In 1986, the Phoenix Park was designated a national historic park in recognition of its historic landscape. In the same year the Phoenix Park management plan was published. This plan sets out the management policy in relation to the Phoenix Park and the future management objectives for the park. Four management objectives identified in the plan are to conserve the historic landscape character of the park, to encourage appropriate recreational use and public appreciation, to conserve natural and other values within the park and to develop a harmonious relationship between the park and the community.

No approval has been given by me to the proposal from U2 management. Officials of my Department have met the promoters and U2 management to discuss the proposal and have raised a number of issues which would have to be addressed by the proposers of this concert, including the environmental impact on the park, security and public safety issues, traffic management, lighting, provision of services, impact on the public and on park residents, the concerns of local residents and the need for planning permission. My officials have also met Garda representatives who are addressing the security issues raised by the proposal.

While I am positively disposed to the idea of exploring the potential of the Phoenix Park for the holding of musical and other cultural events for the enjoyment of the citizens of Dublin, in particular, and of the country in general, there are clearly very many serious and difficult issues which need to be addressed and fully considered.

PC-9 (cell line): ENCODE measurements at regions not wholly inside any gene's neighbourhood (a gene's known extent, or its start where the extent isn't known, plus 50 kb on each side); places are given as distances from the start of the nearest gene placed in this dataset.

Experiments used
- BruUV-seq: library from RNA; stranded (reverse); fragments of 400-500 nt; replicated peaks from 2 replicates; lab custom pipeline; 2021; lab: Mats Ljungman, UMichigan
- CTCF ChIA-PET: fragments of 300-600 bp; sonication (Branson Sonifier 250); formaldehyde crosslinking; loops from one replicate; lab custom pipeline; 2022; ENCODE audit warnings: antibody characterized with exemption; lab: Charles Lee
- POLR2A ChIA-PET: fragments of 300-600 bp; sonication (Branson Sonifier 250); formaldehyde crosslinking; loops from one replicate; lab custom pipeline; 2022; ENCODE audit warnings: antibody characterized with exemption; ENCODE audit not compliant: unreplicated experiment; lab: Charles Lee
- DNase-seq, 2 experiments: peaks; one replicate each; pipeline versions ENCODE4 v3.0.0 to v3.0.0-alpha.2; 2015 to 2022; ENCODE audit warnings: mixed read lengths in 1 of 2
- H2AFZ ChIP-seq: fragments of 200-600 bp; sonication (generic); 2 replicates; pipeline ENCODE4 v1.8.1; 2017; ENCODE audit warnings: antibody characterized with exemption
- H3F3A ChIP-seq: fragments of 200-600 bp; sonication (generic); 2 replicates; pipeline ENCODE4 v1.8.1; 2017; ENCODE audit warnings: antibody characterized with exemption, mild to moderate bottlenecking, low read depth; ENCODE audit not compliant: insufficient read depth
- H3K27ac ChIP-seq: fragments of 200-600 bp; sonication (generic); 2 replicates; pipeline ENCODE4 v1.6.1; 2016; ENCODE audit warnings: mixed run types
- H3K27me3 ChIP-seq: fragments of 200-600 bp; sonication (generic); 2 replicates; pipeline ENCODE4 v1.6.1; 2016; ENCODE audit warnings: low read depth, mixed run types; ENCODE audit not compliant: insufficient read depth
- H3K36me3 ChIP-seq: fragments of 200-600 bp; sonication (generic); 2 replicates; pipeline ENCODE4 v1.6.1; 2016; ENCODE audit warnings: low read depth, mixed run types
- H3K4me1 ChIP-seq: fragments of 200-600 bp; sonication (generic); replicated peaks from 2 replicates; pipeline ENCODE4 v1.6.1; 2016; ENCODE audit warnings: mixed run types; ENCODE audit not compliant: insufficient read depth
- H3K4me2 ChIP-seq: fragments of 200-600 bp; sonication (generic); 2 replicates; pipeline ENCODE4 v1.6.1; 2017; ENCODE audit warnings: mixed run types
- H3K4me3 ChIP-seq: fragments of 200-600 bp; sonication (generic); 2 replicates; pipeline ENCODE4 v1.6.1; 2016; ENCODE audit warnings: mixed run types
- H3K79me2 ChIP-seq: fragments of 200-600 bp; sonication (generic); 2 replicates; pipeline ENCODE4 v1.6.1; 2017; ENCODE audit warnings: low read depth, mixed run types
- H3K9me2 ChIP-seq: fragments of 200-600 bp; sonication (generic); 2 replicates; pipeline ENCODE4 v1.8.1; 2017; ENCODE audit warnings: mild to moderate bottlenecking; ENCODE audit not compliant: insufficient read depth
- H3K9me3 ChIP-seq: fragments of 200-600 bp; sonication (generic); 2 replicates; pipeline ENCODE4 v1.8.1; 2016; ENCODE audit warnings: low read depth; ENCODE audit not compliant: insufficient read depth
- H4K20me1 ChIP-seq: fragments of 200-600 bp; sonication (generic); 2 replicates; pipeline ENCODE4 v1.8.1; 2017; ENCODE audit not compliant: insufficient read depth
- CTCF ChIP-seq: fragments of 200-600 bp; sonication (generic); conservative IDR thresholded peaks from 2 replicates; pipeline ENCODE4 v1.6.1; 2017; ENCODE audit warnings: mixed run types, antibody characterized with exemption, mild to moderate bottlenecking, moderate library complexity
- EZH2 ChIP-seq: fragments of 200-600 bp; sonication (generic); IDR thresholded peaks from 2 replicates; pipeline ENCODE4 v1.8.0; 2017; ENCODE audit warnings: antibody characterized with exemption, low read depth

I am awaiting a detailed proposal from the concert promoters addressing all the relevant issues and I will be considering this together with the advice of the heritage service of my Department and of the Garda before making any decision on the proposal. I understand that Dublin Corporation is examining the question of planning permission and conditions and this, together with Garda concerns relating to security matters, are critical issues to be decided.

To suggest there is any commissioning of a promoter by myself or my Department is outrageous, not to speak of suggesting that a promoter would have been chosen exclusively. I appreciate the Deputy's concern for his constituents which is shared by my Department, but there is no question of a concert being organised, not to speak of one being foisted on them. Since the Slane decision there is obviously a planning issue involved and that is affected by the special position of Dublin Corporation, but that is a matter for the corporation.